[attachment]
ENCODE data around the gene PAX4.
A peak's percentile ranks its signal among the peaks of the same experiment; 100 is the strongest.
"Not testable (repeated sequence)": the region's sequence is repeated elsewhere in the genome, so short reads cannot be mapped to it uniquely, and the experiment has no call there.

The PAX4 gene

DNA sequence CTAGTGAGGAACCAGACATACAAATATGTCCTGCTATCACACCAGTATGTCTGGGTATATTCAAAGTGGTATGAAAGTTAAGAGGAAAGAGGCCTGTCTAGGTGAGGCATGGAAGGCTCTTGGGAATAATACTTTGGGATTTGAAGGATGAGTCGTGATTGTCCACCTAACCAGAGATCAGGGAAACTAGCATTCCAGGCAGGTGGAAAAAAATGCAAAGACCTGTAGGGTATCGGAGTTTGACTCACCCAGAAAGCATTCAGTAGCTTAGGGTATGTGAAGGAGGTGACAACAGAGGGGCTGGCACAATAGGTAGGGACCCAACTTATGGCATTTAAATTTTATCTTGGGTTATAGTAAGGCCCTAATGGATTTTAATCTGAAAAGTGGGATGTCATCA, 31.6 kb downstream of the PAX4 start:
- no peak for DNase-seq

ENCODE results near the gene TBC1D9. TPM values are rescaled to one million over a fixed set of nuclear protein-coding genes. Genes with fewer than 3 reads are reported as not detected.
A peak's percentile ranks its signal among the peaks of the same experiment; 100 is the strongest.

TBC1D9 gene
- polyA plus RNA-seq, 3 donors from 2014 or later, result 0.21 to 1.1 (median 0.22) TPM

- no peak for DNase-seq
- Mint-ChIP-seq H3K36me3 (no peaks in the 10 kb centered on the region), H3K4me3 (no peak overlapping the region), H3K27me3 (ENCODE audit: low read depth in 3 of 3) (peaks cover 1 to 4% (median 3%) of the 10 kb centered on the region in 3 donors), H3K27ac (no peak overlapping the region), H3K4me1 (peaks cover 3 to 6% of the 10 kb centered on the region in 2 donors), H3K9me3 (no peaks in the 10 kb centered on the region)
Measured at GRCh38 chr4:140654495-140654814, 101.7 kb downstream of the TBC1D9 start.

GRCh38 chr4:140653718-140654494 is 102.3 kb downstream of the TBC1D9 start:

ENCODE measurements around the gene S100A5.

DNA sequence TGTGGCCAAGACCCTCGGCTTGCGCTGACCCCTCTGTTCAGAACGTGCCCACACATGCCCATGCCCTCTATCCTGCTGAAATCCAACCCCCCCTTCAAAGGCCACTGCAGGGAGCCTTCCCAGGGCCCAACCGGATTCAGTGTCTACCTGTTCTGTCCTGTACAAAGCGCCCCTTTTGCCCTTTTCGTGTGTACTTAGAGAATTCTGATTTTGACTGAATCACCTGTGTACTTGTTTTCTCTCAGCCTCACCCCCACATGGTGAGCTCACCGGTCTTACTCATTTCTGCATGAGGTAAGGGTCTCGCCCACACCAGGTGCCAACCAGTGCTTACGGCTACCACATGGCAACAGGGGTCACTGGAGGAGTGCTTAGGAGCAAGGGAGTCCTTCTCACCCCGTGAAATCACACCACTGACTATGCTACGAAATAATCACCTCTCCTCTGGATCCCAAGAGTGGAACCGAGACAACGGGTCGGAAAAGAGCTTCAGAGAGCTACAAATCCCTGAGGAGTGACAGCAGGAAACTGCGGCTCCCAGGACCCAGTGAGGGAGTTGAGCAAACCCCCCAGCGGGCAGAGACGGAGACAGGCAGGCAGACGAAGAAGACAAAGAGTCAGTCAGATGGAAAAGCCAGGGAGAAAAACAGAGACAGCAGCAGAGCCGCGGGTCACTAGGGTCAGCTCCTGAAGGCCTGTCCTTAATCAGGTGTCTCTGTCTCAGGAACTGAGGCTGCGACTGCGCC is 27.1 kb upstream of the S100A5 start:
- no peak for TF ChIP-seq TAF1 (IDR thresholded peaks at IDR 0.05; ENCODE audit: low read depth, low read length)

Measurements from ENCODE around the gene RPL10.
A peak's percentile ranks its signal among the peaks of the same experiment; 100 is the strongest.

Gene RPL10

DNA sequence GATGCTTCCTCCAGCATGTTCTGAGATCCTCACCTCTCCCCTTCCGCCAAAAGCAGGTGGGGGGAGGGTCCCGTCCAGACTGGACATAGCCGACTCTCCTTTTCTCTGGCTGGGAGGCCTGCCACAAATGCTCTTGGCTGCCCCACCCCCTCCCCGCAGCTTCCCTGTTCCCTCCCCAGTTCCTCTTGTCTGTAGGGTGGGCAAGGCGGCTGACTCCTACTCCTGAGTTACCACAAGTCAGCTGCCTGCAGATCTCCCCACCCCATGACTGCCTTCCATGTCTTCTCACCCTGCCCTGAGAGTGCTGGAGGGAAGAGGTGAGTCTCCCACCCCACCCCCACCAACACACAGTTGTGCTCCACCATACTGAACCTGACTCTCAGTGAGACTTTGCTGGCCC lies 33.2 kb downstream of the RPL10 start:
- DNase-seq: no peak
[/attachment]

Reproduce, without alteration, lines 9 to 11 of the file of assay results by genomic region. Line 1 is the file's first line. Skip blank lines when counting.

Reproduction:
TBC1D9 gene
- polyA plus RNA-seq, 3 donors from 2014 or later, result 0.21 to 1.1 (median 0.22) TPM

- no peak for DNase-seq